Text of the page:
The Grammarian Speaks


Godard and Gorin’s ‘Tout Va Bien’

“[It was] this idea of the noise, this idea of a political film that wouldn’t be about elucidation, that wouldn’t necessarily be about finding a constructive conclusion [so much as] simply playing with the textural elements that the reality in which you live gave you. That seemed interesting.” Jean-Pierre Gorin was speaking about his early collaborations with Jean-Luc Godard under the aegis of the Dziga Vertov Group, but like many of his remarks during a recent lecture at the Berkeley Art Museum and Pacific Film Archive, his comments served an apt reminder that Godard has been saying goodbye to language for decades. The reviewers invariably recall Breathless (1960), but the much-maligned Dziga Vertov Group films arguably serve as a better guide to the cacophonous discourses unsettling Godard’s recent work. Brazenly experimental and occasionally tedious, the Dziga Vertov Group films are nevertheless good to think with, as was abundantly clear during Gorin’s lively talk.

Gorin, onetime firebrand of the French left and director of a handful of essay films made deep in the American grain (Poto and Cabengo, Routine Pleasures, My Crasy Life), is a spirited orator—furiously self-questioning and averse to cant, opening up new ground with each fresh digression. No wonder Manny Farber, himself one of cinema’s great originals, roped Gorin into one of his seven “precepts” for good criticism: “Getting the edge. For instance, using the people around you, a brain like Jean-Pierre Gorin’s.” Gorin repaid the favor at BAM/PFA, citing his longtime UC San Diego colleague’s lecture at the New York Film Critics Circle (“some Ale and Quail Club”) as his gold standard:

He came with clips, and he talked before and he showed the clips. Then he came back and said, “Forget everything I said, it’s completely idiotic.” And then he said exactly the opposite, just as brilliantly as [what] he had stated before. It lasted for four hours. To me that’s the reality. If you cannot trip yourself, if you cannot expose the various meanderings and contradictions of your own machine, you’re not doing your fucking job.

The Dziga Vertov Group films, as Gorin made clear, were engineered to produce just such pratfalls. “Fundamentally farcical,” he explained, “We didn’t have the spirit of seriousness, but we were serious.” Later he cued up a still from Laurel and Hardy’s Wrong Again: “That’s the Dziga Vertov Group, two guys forced to act as the third leg of a piano with a horse on it.” One might further pursue the metaphor and wonder if the piano on the Group’s collective backs wasn’t the political rhetoric of its day. The Dziga Vertov Group movies are typically cited—and just as often excoriated—as examples of militant cinema. They certainly were, but they doubled as deconstructions of those same discourses. Gorin set the stage this way in discussing A Film Like the Others (1968): “When you think about ’68 [and] the Free Speech Movement, what it meant was that suddenly you had this enormous amount of speech that was liberated. So the question for filmmakers was, How do you account for this kind of polyphony? What would it be to make a film where all these voices forming a kind of sonic magma would be presented [rather than] represented?”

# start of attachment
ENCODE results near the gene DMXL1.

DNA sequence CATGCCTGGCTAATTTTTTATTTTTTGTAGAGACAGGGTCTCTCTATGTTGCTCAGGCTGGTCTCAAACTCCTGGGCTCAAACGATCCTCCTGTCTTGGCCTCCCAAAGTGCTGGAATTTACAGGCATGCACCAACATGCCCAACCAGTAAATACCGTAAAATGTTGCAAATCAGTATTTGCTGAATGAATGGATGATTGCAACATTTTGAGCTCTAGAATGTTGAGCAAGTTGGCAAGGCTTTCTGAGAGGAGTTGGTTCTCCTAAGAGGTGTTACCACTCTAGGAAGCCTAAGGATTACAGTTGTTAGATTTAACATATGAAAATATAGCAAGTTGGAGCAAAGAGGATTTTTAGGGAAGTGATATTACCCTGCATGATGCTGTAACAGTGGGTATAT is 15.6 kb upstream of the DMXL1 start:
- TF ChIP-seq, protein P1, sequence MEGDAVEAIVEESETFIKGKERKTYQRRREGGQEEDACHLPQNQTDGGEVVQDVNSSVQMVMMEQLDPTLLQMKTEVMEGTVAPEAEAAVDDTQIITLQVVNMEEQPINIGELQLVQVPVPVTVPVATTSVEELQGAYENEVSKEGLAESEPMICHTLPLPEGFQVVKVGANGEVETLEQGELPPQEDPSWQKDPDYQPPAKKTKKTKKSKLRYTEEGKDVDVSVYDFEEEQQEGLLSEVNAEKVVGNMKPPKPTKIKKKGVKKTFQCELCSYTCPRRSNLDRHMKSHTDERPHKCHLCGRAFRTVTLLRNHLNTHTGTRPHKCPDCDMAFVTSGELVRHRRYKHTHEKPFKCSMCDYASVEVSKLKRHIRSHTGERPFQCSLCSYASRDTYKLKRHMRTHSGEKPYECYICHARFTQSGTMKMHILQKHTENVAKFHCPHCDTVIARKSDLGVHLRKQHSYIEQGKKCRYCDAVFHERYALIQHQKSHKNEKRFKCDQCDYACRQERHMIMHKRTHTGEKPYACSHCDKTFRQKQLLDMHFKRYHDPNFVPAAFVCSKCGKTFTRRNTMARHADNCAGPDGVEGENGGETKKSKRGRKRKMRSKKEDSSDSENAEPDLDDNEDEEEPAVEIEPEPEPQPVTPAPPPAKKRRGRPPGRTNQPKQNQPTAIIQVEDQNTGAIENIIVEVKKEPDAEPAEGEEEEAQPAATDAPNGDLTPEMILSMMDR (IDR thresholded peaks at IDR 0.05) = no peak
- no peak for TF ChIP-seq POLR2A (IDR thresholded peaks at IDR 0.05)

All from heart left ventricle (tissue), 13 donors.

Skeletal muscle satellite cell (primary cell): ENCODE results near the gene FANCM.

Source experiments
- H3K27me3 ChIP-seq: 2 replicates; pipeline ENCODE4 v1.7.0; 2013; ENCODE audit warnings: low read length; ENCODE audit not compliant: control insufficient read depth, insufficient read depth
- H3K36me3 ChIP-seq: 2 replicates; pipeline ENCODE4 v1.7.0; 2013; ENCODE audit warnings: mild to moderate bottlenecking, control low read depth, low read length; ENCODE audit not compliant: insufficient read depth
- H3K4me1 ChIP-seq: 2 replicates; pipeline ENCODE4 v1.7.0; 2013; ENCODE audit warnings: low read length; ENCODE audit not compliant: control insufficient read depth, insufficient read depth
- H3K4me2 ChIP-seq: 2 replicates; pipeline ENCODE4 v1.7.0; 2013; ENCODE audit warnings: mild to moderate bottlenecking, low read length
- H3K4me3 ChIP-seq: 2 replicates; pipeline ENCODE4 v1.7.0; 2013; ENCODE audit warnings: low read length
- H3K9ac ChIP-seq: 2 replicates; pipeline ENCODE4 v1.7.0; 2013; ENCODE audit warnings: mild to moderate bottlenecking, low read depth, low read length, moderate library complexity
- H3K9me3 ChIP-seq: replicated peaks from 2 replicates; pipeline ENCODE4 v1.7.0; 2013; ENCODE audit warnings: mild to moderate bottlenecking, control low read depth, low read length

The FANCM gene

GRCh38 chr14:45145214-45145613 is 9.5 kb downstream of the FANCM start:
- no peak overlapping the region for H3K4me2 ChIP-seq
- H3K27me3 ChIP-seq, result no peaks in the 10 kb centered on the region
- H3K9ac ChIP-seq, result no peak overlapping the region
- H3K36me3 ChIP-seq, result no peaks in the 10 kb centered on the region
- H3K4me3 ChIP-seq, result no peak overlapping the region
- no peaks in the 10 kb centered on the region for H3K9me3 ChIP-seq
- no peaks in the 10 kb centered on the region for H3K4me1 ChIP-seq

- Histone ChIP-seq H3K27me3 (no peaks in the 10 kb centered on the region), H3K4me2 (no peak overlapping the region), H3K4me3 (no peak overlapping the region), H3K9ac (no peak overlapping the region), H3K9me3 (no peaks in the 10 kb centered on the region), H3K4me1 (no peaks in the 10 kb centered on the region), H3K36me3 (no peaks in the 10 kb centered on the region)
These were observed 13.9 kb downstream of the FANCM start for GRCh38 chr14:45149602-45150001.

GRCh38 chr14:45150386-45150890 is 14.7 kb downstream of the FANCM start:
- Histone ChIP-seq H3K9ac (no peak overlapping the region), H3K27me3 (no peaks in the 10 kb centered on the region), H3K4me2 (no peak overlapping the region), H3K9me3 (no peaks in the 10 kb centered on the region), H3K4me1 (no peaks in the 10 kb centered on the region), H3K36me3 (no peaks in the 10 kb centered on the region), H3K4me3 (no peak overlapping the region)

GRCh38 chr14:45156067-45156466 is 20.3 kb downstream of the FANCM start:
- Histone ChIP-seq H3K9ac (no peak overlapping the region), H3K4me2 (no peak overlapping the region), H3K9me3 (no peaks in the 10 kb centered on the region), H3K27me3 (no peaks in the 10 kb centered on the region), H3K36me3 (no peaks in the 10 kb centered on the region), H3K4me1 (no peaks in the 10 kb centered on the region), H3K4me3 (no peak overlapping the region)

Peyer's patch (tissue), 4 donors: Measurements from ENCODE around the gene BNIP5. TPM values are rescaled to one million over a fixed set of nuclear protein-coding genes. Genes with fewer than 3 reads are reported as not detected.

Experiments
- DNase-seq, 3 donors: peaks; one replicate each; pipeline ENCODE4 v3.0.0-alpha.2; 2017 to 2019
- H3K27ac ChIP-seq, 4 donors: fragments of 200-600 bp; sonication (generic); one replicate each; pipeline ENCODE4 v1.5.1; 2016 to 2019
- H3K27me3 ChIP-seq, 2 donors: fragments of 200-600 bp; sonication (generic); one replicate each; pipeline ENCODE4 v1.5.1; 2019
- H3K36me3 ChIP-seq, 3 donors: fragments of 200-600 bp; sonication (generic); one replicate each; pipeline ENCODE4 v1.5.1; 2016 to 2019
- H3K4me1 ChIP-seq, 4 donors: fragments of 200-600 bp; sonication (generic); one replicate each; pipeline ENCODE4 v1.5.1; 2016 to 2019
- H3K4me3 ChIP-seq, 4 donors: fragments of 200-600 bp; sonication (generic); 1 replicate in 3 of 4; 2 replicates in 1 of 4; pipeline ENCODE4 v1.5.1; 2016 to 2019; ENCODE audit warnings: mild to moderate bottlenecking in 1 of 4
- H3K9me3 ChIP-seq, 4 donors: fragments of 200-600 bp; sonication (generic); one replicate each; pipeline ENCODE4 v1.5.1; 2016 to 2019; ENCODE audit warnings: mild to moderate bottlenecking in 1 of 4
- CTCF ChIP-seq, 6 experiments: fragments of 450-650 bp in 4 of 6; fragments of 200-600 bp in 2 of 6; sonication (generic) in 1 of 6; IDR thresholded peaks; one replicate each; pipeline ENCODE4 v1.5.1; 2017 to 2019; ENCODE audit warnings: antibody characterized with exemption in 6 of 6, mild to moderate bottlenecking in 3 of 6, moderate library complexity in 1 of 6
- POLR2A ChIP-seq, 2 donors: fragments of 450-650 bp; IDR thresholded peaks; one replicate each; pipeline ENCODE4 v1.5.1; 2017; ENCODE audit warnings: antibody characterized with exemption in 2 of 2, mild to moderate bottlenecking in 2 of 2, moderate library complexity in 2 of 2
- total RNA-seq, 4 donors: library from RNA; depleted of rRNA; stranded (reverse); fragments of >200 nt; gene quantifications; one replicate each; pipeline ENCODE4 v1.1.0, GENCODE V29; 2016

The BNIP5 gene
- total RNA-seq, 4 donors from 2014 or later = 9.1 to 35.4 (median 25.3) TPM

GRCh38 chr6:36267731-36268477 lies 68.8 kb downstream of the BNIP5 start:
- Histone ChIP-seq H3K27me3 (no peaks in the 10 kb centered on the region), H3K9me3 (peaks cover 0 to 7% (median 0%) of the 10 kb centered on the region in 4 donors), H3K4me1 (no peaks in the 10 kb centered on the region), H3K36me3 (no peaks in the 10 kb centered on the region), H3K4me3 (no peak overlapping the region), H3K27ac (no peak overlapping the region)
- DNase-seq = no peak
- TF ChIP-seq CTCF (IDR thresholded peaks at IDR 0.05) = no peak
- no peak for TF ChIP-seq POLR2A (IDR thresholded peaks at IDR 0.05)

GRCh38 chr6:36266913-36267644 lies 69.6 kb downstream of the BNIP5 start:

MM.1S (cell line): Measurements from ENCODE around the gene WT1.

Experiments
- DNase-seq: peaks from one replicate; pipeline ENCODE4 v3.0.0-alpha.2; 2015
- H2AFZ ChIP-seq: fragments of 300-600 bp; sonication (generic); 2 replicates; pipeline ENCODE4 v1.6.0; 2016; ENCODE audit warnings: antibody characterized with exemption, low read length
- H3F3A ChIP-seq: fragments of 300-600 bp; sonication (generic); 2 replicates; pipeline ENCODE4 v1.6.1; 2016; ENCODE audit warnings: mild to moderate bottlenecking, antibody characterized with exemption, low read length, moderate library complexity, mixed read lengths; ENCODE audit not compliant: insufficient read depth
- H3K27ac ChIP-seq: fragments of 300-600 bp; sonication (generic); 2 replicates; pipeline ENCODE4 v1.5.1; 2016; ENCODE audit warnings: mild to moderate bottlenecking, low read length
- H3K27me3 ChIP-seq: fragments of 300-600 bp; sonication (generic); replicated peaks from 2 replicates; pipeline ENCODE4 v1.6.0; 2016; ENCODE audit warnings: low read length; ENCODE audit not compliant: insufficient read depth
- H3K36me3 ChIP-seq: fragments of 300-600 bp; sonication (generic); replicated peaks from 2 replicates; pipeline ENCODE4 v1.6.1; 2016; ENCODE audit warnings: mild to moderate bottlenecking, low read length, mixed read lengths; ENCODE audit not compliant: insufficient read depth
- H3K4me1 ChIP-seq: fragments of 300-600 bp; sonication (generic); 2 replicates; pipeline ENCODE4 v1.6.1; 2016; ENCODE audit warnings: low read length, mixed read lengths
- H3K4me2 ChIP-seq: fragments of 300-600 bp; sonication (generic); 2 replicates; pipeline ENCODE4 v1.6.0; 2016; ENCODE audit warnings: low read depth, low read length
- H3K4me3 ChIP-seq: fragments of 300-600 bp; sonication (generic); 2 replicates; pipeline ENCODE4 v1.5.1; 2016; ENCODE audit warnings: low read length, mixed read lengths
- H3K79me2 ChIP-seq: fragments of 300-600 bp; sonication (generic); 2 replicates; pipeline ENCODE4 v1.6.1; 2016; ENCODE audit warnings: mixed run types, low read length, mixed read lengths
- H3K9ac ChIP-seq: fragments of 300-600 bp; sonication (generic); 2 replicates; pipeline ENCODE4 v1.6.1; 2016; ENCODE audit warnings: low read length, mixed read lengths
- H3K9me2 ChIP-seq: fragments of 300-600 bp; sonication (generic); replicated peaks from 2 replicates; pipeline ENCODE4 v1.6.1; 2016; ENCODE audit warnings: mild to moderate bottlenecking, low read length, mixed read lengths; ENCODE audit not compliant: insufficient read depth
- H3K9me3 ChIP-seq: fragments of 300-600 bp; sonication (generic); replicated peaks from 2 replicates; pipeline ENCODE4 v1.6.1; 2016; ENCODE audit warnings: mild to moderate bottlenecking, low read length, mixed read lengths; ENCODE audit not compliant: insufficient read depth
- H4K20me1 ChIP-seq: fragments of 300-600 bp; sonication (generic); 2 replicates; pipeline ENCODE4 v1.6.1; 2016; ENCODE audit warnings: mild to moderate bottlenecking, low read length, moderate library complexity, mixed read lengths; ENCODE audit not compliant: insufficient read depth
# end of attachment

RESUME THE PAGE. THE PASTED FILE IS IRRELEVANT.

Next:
Press still for ‘Wrong Again’

In striving for possible answers to these questions, the Dziga Vertov Group railed against the complacency of leftist filmmakers drawing upon the bank of imagery associated with the Popular Front as if were 1936 rather than 1968—an elision that implicitly reinforced the idea, anathema to the Dziga Vertov Group, that form is merely the envelope for content. “There was this sense in Godard and in me, that okay, at this point in time what does it mean to make, given the kind of general explosion that we were living in, what does it mean to make a film?” Gorin explained. “There is the idea that forms are not innocent. There is a historicity of forms. You cannot simply grab a camera and go around filming in the streets; there’s something more complicated about it.”